Faith In Action: Long-term — Living Simply That Others Might Simply Live (20 minutes), Session 13: Justice for All
In "Moral Tales," a Tapestry of Faith program
Materials for Activity
- Newsprint, markers and tape
- A copy of Leader Resource 1, Living Simply Ceremony
Preparation for Activity
- Discuss with your minister, director of religious education, and/or social action committee what justice organization you could raise money for. Give priority to organizations that focus on providing the financial, educational or material tools very poor people need to improve their economic situations and lives. Possible organizations include the Unitarian Universalist Service Committee , the Heifer Project International and Global Envision . Kiva and Trickle Down are two micro-granting/micro-lending organizations that work internationally.
- If desired, schedule an informational gathering and invite a member of the congregation or a guest speaker to educate the congregation about the organization you have selected.
- Read the Leader Resource, Living Simply Ceremony. It guides you through planning and executing a celebration to honor the work of the children and other, multigenerational participants in this project.
- Post the newsprint where you can write on it and children can see it.
Description of ActivitySay in your own words:
In our story today, the king had to give up some of his food in order to make sure everybody in the kingdom was fed. For the next month, some of the adults and children in our congregation are going to give things up, just as the king had to do to make the dog stop barking. People will give up things like chocolate, going to the movies, or eating potato chips. We will save the money that we would have spent on those things and we will give it away.
Briefly tell the children about the organization that has been selected and how it helps make things more equitable and fair. Or, or have them vote democratically to choose an organization and a project.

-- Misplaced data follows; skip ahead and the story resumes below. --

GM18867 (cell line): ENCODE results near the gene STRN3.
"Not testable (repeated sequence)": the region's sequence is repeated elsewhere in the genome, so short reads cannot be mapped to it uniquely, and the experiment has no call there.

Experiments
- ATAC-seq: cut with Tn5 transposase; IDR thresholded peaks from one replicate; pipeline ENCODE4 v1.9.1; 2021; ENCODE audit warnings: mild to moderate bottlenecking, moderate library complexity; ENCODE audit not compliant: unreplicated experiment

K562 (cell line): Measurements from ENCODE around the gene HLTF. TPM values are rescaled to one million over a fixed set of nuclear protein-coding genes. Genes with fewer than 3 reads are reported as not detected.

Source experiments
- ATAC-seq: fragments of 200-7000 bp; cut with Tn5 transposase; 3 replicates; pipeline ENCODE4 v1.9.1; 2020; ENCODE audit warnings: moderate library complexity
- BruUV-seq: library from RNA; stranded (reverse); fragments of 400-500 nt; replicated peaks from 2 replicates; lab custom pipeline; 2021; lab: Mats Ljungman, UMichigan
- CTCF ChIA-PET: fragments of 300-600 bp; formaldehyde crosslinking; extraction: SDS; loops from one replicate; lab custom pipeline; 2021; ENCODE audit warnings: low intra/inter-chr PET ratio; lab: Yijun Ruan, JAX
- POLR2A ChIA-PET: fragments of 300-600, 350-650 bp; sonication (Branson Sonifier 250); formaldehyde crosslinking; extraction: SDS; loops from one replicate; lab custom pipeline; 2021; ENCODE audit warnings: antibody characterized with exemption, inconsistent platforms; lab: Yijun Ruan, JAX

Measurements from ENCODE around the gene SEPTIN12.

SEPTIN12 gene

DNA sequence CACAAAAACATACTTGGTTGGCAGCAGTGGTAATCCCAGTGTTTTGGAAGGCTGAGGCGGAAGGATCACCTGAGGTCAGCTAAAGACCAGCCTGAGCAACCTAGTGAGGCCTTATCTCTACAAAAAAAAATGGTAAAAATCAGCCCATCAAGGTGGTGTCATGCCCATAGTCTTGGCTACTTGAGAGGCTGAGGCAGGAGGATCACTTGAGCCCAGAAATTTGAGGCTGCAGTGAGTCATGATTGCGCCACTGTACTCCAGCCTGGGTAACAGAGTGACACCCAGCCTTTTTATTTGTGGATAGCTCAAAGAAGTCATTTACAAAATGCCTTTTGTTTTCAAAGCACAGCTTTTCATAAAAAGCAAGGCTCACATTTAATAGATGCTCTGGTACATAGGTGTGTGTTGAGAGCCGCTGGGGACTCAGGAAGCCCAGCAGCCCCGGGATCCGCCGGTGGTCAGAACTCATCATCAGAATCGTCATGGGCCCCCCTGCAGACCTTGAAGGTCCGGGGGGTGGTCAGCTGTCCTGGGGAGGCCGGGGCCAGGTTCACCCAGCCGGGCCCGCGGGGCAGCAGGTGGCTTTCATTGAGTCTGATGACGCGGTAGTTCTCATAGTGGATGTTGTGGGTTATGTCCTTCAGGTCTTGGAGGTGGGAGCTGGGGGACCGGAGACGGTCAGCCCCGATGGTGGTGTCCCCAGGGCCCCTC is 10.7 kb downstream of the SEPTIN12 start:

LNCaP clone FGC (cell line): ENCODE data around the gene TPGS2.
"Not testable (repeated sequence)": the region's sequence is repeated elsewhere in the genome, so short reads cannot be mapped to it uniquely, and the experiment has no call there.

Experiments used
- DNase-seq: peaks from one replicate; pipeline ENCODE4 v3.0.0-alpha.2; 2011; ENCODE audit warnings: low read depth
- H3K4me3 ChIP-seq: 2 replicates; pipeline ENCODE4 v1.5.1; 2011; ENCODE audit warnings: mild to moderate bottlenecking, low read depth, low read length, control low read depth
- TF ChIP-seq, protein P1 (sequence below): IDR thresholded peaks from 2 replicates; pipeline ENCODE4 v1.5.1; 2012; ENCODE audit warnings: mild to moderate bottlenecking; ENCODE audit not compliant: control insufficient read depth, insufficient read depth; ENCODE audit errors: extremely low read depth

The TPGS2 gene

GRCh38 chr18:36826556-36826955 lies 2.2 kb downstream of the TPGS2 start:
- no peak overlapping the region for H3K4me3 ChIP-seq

Spend a few minutes having the children brainstorm things that they can give up. Write their ideas on the newsprint. The Items or activities should be important and special, but not necessary for children's well being, health or survival.
Keep this list to use in a Living Simply Ceremony of Commitment, which you can hold with this group or an intergenerational group at a later date. Encourage them to continue thinking about giving up something so others who have less can improve their lives.
Also encourage children to talk about this Faith in Action project with their parents, who might be able to help them decide on something to give up and calculate the savings that can then be donated. For this activity to work, parents need to be on board. Include them with a letter that explains that the children are learning how a sense of justice can propel acts of kindness, and that this Faith in Action activity offers children a hands-on experience of living with less so that others can have a fair share.
Including All ParticipantsIt is important to remember with this activity that there is likely to be economic disparity within the group, with the possibility of extreme disparity such as a particularly wealthy child alongside a child who is living below the poverty line. Be careful to avoid language that assumes one financial situation for all participants, such as "In our town we all have lots of food to eat." That said, except in extreme cases, every child is likely to have something they can give up for a month's time.
This work is made possible by the generosity of individual donors and congregations. Please consider making a donation today.
Last updated on Friday, May 11, 2012.
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